The most recent lead test for the White House garden came in very low at 14 parts per million — a score similar to those found in places where there are no automobiles. (Amazing for Washington, D.C.!) This was a great improvement from the 93 ppm that resulted from the first test done many months ago. (This number was still way below the 400 ppm considered hazardous by the Environmental Protection Agency, but was not as stringent as, say, The Netherlands guidelines of 40 ppm.) Here's how they got the lead content to go down...
First of all, it seems that the 93 ppm of lead was attributed to long-term use of sludge as a lawn fertilizer. It was only in 1994 that President Bill Clinton directed the government agencies to start using environmentally friendly practices for landscaping government grounds, gradually reducing the use of toxic chemicals.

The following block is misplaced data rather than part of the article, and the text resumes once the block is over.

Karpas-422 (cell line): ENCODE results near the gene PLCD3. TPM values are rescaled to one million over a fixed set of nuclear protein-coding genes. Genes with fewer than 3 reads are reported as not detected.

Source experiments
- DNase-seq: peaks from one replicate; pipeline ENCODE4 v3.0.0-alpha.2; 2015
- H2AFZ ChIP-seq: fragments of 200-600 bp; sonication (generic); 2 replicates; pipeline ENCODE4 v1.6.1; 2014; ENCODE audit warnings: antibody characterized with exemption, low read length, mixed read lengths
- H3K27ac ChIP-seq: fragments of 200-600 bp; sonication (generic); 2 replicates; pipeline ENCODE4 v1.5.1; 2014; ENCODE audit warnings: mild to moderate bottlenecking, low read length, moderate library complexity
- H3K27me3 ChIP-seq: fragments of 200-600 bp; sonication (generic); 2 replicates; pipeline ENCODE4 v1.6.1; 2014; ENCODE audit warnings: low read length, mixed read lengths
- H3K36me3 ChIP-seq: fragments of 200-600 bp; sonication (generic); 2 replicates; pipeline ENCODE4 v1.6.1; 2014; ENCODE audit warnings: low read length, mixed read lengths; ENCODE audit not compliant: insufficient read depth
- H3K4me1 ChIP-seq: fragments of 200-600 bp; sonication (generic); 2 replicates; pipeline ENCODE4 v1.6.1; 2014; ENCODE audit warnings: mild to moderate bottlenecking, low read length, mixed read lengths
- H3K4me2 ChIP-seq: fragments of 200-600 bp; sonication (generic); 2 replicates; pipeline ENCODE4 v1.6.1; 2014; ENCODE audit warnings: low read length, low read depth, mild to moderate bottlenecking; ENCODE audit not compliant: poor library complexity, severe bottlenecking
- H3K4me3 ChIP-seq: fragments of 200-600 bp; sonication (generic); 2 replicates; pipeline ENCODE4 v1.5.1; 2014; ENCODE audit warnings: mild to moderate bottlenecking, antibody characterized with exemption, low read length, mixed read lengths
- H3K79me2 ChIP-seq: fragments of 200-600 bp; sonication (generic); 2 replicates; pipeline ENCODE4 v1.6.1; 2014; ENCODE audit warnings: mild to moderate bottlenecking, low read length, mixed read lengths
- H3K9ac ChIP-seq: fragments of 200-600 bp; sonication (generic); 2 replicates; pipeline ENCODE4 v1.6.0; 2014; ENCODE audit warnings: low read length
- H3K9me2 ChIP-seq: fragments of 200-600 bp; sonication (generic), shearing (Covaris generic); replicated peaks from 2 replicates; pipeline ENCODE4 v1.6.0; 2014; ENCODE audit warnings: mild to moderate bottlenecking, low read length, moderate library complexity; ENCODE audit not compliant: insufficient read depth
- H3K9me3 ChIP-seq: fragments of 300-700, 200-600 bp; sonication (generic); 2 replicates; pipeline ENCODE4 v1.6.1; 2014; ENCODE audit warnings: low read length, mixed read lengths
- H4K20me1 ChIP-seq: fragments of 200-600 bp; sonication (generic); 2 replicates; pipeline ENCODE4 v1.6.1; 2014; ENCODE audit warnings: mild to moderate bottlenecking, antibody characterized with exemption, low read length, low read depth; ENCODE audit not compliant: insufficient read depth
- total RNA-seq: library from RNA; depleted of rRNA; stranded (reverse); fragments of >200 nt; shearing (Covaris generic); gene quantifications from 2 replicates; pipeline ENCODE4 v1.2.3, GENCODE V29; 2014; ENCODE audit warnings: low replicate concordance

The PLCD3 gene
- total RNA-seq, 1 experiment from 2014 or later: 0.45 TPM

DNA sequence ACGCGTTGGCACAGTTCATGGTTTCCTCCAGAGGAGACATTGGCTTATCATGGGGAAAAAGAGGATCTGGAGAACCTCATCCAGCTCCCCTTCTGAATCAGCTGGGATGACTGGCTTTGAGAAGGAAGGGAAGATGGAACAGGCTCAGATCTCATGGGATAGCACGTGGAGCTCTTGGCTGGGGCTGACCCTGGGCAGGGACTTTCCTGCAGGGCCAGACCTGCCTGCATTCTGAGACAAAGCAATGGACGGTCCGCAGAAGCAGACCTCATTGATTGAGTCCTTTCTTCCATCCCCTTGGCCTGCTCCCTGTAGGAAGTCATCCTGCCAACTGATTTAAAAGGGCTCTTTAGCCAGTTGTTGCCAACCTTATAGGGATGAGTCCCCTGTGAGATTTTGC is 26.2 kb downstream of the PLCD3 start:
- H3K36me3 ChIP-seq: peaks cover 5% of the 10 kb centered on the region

For the Obamas' garden, once they had the soil tested they started to make adjustments:
[They added] lime, green sand and crab meal as well as organic matter in the form of compost made by the National Park Service. The pH was adjusted to between 6.5 and 7. When the pH is in that range, lead is unavailable to the plants.
Gardening experts say that good sources of organic matter also include composted leaves, nonacid peat, and well-rotted manure. If soils have high levels of lead, one-third by volume of organic matter should be added to reduce lead availability.
Read the whole article at The New York Times.
Image via The White House